Hardy dismissed the implication that media manipulation was a bad thing, arguing instead it was an essential part of activism. “If you want to deal with the roaches, you have to turn the lights on, that’s when they run,” he said. “It’s like anything, if you want to deal with a situation, you have to shine a light on it.”
Later, Hardy responded to one audience member’s assertion that Sharpton “only shows up when the cameras are there”: “You’re coming to [Sharpton] because you want the cameras there. The cameras come because he calls them. How else are you going to be the voice and make an issue [into] an issue unless you are using the media to be the microphone for that issue?”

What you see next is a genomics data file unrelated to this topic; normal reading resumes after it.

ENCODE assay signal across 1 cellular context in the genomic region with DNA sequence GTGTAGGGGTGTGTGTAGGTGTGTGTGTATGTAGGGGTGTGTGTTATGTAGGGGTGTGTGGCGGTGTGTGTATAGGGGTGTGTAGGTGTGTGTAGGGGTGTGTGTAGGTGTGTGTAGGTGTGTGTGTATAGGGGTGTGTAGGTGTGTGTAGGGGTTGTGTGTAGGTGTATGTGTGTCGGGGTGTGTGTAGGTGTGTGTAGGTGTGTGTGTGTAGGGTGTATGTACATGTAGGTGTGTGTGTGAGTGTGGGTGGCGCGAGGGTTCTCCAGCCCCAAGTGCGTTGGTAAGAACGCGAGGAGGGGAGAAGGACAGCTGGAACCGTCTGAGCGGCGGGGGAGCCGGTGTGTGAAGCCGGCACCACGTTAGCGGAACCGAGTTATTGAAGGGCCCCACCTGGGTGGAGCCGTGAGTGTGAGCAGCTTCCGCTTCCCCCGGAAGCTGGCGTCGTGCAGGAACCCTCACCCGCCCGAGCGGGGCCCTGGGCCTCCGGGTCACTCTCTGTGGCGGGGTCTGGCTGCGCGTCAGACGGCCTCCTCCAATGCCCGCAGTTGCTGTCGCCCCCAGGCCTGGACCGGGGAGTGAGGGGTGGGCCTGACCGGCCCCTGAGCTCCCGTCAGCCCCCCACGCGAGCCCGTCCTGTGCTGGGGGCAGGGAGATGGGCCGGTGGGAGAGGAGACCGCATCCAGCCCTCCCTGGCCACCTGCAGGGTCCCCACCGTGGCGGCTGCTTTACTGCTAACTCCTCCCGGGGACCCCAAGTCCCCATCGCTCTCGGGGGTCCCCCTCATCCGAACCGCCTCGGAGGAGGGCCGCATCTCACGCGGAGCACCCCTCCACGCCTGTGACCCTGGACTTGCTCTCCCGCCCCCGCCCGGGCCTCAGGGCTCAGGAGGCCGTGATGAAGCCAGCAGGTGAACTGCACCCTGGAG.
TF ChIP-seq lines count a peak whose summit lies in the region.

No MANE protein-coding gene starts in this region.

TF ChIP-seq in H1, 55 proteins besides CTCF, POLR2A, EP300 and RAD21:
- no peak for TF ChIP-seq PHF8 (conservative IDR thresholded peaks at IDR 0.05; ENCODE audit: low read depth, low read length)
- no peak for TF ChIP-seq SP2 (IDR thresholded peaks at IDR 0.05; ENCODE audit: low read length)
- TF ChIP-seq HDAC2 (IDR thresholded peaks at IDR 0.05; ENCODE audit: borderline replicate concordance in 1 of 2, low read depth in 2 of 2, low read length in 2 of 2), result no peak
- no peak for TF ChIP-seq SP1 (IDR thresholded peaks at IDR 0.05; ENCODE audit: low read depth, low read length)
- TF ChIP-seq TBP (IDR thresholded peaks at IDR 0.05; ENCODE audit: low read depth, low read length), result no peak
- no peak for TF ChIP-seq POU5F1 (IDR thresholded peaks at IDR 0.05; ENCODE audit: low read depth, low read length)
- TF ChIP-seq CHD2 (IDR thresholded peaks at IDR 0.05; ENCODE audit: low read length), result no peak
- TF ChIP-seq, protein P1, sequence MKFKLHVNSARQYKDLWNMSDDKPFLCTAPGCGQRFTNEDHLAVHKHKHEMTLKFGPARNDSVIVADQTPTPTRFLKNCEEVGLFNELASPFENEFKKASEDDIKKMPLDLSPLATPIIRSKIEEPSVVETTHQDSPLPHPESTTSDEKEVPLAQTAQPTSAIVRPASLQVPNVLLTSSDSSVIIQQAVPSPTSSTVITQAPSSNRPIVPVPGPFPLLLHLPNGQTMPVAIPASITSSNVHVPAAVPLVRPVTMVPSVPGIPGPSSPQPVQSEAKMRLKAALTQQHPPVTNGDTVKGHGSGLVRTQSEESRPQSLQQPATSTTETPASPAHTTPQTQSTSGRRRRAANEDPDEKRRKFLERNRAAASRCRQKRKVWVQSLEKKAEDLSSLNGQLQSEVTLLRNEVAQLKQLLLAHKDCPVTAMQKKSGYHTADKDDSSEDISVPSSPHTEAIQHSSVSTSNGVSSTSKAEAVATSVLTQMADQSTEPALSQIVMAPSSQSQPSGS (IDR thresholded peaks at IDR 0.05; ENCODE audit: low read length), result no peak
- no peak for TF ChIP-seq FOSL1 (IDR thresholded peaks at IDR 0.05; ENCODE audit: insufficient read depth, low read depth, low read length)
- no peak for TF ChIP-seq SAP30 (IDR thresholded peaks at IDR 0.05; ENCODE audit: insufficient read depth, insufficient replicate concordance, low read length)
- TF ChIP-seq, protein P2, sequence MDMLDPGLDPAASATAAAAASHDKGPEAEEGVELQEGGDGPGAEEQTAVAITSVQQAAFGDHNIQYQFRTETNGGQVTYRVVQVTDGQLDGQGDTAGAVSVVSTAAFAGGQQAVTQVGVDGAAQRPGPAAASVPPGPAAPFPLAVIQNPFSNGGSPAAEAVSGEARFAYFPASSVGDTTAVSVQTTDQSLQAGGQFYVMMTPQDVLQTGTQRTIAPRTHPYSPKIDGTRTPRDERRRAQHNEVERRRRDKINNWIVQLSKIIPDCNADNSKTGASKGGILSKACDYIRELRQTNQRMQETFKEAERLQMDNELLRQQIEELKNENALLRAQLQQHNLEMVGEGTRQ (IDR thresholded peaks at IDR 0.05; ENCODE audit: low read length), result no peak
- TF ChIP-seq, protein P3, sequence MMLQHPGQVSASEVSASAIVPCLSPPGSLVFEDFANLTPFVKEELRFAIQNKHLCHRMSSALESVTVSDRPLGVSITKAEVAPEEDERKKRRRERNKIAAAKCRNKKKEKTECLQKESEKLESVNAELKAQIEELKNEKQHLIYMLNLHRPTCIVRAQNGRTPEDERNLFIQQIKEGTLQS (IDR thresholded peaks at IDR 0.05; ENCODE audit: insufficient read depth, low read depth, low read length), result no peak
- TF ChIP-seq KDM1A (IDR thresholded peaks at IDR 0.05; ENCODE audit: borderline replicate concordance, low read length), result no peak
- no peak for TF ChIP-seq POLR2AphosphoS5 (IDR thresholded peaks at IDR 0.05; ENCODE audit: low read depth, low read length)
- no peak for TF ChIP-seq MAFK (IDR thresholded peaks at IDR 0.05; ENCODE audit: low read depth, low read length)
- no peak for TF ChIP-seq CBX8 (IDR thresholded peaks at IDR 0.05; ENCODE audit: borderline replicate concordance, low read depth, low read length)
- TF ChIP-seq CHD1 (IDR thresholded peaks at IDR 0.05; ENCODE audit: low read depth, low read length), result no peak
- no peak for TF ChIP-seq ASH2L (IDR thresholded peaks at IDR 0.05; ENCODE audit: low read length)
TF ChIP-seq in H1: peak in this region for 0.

But the film also demonstrates that Sharpton really was putting himself on the line, and doing a job that no one else could do. “Who would want to be Al Sharpton?” Hardy asked the audience. “You have to be willing to give your life to this.” In the doc, Sharpton always appears at the side of the Hawkins family, vehemently denouncing an acquittal, swatting away stupid questions from reporters, and setting the record straight. And as we’re reminded, the job of an activist can be a dangerous one. The filmmakers even caught an assassination attempt on the Reverend, when he was stabbed in the chest at another Bensonhurst protest.
Hardy too makes an appearance in the film, as the attorney offering legal advice to Sharpton and a room full of his fellow activists. He warns them that arranging for a protestor to throw chicken blood or red paint on the house belonging to one of the accused in the murder of Yusef Hawkins, would leave the protestor vulnerable to arrest. “We have to protect that person,” he tells Sharpton.